Six Butterflies and a Moth on a Rose Branch - William Gouw Ferguson
Six Butterflies and a Moth on a Rose Branch - W. G. Ferguson
 

This week, we also commemorate an anniversary after having recalled Berlioz last week. In fact, the 150th anniversary of the death of another composer, Carl Loewe, also known as "the king of the ballad". He was one of our first composers here on Liederabend, we listened to one of his songs in August 2012. Back then I told a few notes about him; he was born in Löbejün (north of Germany) a few weeks before Schubert was born in Vienna, both in similar family circumstances. Both enjoyed an excellent musical training thanks to their achievements as choir boys, but the parallelism between their lives ends here.

Loewe achieved at 23 the permanent job that any young composer wished (from Schubert to Mahler, to mention two names that didn't get it) because it ensured them some income and, most important, that they could devote themselves to compose. Loewe earned a position as organist and musical director in Stettin (Prussia) and kept it for forty-six years until he retired in 1866. There he conducted the premiere of Felix Mendelssohn's A Midsummer Night's Dream, (the concert overture), and both collaborated on other projects later. Loewe, admired by composers such as Richard Wagner and Hugo Wolf, wrote many works: operas, oratorios, chamber music, symphonic pieces and, above all, songs.

Or, to be precise, ballads, because he specialized in telling stories, under the influence of composers such as Johann Zumsteeg, Friedrich Reichardt or Carl Zelter. He composed with great success hundreds of ballads, following a seemingly simple formula: strophic form, a melodic vocal line and an accompaniment technically simple but imaginative and charming. During the 40s and 50s, he did something unusual at that time when Art Song was a domestic matter: he performed his songs in concert. He didn't limit to accompany, he was the singer himself. His tours took him to England and, according to the chronicles, Queen Victoria became one of his most enthusiastic admirers.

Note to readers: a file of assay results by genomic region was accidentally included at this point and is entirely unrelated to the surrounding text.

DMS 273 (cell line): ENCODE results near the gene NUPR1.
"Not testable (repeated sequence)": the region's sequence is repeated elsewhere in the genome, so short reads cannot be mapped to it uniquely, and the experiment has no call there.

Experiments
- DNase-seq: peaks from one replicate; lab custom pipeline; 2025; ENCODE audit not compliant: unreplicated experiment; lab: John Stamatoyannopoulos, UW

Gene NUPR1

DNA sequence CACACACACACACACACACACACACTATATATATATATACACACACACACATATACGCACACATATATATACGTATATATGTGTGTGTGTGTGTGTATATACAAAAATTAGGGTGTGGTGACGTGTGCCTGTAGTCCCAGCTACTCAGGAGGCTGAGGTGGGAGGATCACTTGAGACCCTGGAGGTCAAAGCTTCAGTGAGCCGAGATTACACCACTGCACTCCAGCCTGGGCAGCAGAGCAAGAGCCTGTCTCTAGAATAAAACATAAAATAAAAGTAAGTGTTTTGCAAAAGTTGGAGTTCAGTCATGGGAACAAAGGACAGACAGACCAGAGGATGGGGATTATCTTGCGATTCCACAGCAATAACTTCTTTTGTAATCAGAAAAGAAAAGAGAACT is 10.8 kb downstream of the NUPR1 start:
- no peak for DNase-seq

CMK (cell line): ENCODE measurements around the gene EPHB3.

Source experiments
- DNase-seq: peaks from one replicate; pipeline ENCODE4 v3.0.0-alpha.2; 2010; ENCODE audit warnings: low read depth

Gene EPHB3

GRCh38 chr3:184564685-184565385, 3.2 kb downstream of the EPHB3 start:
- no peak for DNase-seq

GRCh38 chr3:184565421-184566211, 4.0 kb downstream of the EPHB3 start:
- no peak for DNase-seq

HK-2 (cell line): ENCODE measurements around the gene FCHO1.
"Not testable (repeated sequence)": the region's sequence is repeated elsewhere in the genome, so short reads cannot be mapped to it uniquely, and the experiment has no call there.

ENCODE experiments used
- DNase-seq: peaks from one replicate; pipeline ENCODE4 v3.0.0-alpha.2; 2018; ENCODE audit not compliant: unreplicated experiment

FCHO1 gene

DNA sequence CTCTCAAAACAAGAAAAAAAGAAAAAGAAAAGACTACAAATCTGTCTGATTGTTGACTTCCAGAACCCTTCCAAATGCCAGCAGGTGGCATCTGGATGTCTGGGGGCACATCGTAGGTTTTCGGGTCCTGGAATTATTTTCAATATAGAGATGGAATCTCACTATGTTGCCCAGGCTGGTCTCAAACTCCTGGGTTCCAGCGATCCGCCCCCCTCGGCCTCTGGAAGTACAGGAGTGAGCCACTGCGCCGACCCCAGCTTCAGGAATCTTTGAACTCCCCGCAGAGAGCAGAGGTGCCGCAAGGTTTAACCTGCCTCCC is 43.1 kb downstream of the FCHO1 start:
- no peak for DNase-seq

I do not know if Die Sylphide was among the Queen's favorites (did she even listen to it?). The poem was written by someone I mentioned some times, last one in Saint George's Day, but only once as a poet (as a translator, in fact): Johann Gottfried Herder, one of the most important personalities of German culture during the second half of the 18th century. We owe him, probably, the close link between traditional poetry and Lied; he defended the need to preserve that cultural heritage. Let me remark that he understood by volkslieder, “folk songs", something different from the modern meaning, that's to say, songs of unknown origin transmitted from one generation to the next. It was that and it was much more than that.

To begin with, in this case Lieder doesn't mean just “songs”, it also refers to poems (we've seen how Wilhelm Müller or Heinrich Heine referred to their poems as Lieder). Herder didn't refer solely to old poems, to anonymous poems or to German poems; In his collection Volkslieder, published in 1778, he included fragments of works by Shakespeare and poems written by him or by contemporaries such as Claudius and Goethe (for example, Heidenröslein, a good sample of folk song according to Herder's notion). He somehow aspired to collect the soul of the people in a broad sense. I would say that the title of the posthumous edition of his work was illustrative: Stimmen der Völker in Lieder, that is, "Voices of the people in songs."

We're listening to Die Sylphide, a Loewe's song from Herder's Das Lied vom Schmetterlinge (The song of the butterfly), a poem about spring and life that we find in the third book of the second part of Volkslieder; Loewe changed the title and emphasized the sylph that appears there briefly. It's a charming song, a light ballad that reminds us of the flight of the butterfly, and this is the achievement of Loewe: the butterfly appears before our eyes, flutters, shows us its beauty and flies away, leaving us with a smile on our lips. Enjoy Die Sylphide, performed by Marlis Petersen and Camillo Radicke.

 
 
Die Sylphide
 

Liebes, leichtes, luft'ges Ding,
Schmetterling,
Das da über Blumen schwebet,
Nur von Tau und Blüten lebet,
Blüte selbst, ein fliegend Blatt,
Das mit welchem Rosenfinger!
Wer bepurpurt hat.

War's ein Sylphe, der dein Kleid
So bestreut?
Dich aus Morgenduft gewebet,
Nur auf Tage dich belebet?
Seelchen, und dein kleines Herz
Pocht da unter meinem Finger,
Fühlet Todesschmerz.

Fleuch dahin, o Seelchen, sei
Froh und frei,
Mir ein Bild, was ich sein werde,
Wenn die Raupe dieser Erde
Auch wie du ein Zephyr ist,
Und in Duft und Tau und Honig
Jede Blüte küßt.

Dear, light, airy thing,
Butterfly!
That hovers there above the flowers,
Living only on dew and blossoms,
Itself a blossom, a flying leaf,
That, with what a rosy finger!
Someone has crimsoned.

Was it a sylph, who sprinkled
Your dress thus?
Who wove you from the scent of morning,
Who only gave you a lifespan of days?
Dear soul, and your little heart
Pulses there under my finger,
Feels the pain of death.

Fly thence, oh dear soul, be
Joyful and free!
For me an image of that which I shall become,
When the caterpillar of this earth
Like you, is a zephyr,
And in scent and dew and honey
Kisses every blossom.


(translation by Sharon Krebs)

 
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